Rethinking Apple, without its wizard
Did you ever wonder what happened in the Emerald City after the wizard lifted off in his hot air balloon? That, I suspect, was the feeling in Cupertino last week after the news arrived that Apple cofounder Steve Jobs had died.
Whenever I visited the headquarters in Silicon Valley, I found myself wondering: Is Steve here? And if so, what is he doing?
From friends who worked at Apple, I heard stories about how his intense criticism of a product’s design could reduce people to tears, spurring them to radically improve it (or causing them to seek work with a boss who was less demanding.)
Every Steve Jobs keynote address I ever witnessed was pervaded by a feeling of electric anticipation as the audience waited for him to appear. What would the astonishing “one more thing’’ be today?
Apple in the second era of Jobs - when he returned as chief executive in 1997, after a 12-year exile - was a company that, for journalists and the public, really had only five employees. Above all, there was Jobs. In his shadow were understudy Tim Cook, chief financial officer Peter Oppenheimer, head designer Jonathan Ive, and marketing chief Phil Schiller.
Basically, no one else took the stage at Apple’s tightly scripted product introductions, and no one else spoke to journalists.
So the big question about Apple’s future is not about continuing its string of hit products. It’s about the people. No one at the company wants the vacuum Jobs left to be filled right away. But as the company moves on, will it require another wizard - another visionary-in-chief - to succeed?
Disney , another company with a visionary at the helm, drifted for almost two decades following Walt’s death, before Michael Eisner appeared. Could Apple reorient itself as a team-driven company, where not every idea originates at the top?
New life for old digital tunes
In music’s all-digital era, will there be something analogous to the used record shop?
The founders of Cambridge-based ReDigi say they’re building it: an online marketplace where consumers buy and sell “used’’ digital songs - tunes they don’t want to keep in their collections anymore. They plan to open the site this week, but it’s unclear how record labels and music publishers will respond.
ReDigi users will download a piece of software. You specify which songs you’d like to sell, and when you upload them, it deletes the files from your machine. The company says only legally downloaded files get uploaded. Even if you make a copy of a song and change the name of the file, the company says, its software will know.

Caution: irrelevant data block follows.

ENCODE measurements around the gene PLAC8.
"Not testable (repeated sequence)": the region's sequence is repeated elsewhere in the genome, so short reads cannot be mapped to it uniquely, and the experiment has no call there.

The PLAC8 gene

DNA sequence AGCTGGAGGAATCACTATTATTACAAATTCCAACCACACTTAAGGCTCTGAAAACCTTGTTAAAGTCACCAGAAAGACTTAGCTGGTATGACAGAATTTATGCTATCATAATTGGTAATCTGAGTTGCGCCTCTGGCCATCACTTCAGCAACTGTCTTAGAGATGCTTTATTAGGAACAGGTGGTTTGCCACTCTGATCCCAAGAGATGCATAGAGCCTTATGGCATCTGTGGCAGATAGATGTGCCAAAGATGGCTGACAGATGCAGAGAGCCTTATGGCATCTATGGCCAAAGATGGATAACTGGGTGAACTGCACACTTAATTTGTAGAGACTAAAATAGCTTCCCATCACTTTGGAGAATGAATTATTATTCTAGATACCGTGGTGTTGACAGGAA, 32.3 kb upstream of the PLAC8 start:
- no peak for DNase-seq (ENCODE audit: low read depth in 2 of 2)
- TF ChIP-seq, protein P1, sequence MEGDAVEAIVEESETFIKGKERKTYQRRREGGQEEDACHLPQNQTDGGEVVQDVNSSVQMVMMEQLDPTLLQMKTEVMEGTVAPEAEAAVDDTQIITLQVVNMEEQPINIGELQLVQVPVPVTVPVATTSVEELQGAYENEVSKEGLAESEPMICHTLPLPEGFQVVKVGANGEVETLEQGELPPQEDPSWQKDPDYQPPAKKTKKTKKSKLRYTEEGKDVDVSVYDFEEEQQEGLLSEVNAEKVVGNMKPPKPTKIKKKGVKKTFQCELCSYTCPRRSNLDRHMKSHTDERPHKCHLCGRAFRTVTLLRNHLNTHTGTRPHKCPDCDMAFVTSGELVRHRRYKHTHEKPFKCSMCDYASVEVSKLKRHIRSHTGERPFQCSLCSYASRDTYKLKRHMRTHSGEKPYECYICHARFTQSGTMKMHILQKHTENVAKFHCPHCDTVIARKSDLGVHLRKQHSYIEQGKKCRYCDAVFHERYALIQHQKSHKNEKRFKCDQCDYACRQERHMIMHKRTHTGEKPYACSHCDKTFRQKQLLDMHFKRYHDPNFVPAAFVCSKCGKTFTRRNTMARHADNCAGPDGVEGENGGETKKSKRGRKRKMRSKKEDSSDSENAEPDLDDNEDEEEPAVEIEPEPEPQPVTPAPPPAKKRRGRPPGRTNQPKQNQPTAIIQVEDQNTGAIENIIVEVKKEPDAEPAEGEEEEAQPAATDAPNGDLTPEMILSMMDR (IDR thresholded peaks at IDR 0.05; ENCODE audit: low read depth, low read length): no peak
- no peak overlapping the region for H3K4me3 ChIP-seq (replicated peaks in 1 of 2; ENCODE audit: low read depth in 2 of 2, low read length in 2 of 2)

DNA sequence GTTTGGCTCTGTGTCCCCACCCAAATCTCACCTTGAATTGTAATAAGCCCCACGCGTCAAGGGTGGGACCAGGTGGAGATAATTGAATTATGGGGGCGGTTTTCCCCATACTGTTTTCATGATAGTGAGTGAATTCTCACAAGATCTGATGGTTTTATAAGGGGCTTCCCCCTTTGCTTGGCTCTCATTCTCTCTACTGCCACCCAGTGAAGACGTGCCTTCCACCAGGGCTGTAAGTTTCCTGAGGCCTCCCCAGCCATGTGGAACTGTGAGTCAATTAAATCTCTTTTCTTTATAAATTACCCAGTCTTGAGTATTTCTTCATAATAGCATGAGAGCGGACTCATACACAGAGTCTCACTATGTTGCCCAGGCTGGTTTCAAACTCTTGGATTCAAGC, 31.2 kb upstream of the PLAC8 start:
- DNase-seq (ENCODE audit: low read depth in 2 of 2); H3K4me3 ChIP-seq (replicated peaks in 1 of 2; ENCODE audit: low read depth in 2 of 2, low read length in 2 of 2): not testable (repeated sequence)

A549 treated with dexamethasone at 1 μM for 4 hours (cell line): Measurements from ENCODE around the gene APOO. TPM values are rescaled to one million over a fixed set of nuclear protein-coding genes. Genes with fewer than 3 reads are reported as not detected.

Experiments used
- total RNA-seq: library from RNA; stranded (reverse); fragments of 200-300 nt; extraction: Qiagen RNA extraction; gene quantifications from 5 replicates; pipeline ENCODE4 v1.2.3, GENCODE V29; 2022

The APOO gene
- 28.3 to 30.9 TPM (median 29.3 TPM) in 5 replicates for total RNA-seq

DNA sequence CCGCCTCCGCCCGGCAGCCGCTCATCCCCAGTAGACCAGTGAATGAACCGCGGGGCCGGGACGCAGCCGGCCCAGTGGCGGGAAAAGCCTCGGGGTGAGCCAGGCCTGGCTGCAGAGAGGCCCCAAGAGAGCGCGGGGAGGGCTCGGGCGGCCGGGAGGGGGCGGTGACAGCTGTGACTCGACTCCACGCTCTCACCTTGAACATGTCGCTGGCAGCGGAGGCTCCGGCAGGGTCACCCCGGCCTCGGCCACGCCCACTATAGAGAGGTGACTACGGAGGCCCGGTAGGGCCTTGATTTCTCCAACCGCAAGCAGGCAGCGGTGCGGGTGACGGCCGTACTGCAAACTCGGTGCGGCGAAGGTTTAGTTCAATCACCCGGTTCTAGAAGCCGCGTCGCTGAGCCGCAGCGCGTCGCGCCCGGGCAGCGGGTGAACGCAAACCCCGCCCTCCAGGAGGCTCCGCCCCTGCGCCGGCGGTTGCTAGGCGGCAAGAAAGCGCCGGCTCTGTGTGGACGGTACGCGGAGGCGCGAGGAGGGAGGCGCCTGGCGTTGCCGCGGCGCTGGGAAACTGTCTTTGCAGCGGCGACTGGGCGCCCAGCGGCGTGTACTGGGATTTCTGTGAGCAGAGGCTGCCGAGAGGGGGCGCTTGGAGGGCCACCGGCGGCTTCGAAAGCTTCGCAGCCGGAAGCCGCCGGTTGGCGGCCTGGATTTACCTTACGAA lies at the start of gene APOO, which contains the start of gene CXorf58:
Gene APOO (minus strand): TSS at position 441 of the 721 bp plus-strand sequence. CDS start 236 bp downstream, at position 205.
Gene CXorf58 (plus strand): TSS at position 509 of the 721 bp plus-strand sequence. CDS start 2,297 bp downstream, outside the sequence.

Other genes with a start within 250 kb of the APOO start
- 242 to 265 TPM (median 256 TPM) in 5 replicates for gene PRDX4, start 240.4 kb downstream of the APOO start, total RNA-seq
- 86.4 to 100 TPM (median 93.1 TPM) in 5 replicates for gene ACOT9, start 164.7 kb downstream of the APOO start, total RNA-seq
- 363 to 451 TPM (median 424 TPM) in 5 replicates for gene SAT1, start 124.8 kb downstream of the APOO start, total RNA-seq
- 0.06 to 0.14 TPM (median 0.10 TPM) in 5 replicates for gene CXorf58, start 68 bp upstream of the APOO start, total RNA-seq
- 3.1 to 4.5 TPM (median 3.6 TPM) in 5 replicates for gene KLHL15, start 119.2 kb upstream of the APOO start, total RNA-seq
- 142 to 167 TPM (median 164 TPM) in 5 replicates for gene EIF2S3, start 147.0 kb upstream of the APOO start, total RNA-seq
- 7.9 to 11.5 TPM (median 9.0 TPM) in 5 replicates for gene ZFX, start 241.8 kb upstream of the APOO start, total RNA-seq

For every song that you upload, you get a coupon that entitles you to purchase someone else’s “used’’ song for 57 cents. Without the coupon, ReDigi downloads cost 77 cents. When a song you uploaded sells, you get a significant portion of the sale price, according to the company, but it varies based on how hot that song is.
If you want to buy a song that isn’t available through the service, you can order it, and be notified when another users uploads that song.
ReDigi was founded last year by Larry Rudolph, a Massachusetts Institute of Technology professor.
Amazon.com’s music service specifies purchasers may not redistribute or sell content they buy. But in the physical world, a DVD or CD you purchase is covered by the “first-sale doctrine,’’ which allows you to sell, lend, or give the disc to a friend without having to pay any more money to the copyright holder. Whether the first-sale doctrine covers digital goods like songs or movies is still an open legal question.
Entrepreneur Alex Meshkin tried something similar three years ago, with a service called Bopaboo. It’s now defunct. Meshkin said Bopaboo could not make the economics of a used-music exchange add up. To get record labels and music publishers to allow you to resell songs, Meshkin said, you need to cut them in on the revenue. “It’s hard to make that work,’’ he said.
ReDigi says it plans to cut recording artists and labels in on a portion of every sale - something they don’t get from used CD or record sales, noted chief executive John Ossenmacher. “Everybody in this industry is looking for new sources of revenue, and they see music sold at lower prices as an opportunity to help reduce piracy,’’ he said.
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